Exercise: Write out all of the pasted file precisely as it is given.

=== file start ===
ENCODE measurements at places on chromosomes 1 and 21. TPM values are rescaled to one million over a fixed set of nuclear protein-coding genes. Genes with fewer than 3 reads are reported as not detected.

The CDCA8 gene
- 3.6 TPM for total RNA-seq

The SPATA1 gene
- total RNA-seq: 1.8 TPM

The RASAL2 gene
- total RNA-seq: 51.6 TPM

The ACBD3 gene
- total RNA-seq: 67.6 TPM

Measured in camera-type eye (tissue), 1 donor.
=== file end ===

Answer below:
ENCODE measurements at places on chromosomes 1 and 21. TPM values are rescaled to one million over a fixed set of nuclear protein-coding genes. Genes with fewer than 3 reads are reported as not detected.

The CDCA8 gene
- 3.6 TPM for total RNA-seq

The SPATA1 gene
- total RNA-seq: 1.8 TPM

The RASAL2 gene
- total RNA-seq: 51.6 TPM

The ACBD3 gene
- total RNA-seq: 67.6 TPM

Measured in camera-type eye (tissue), 1 donor.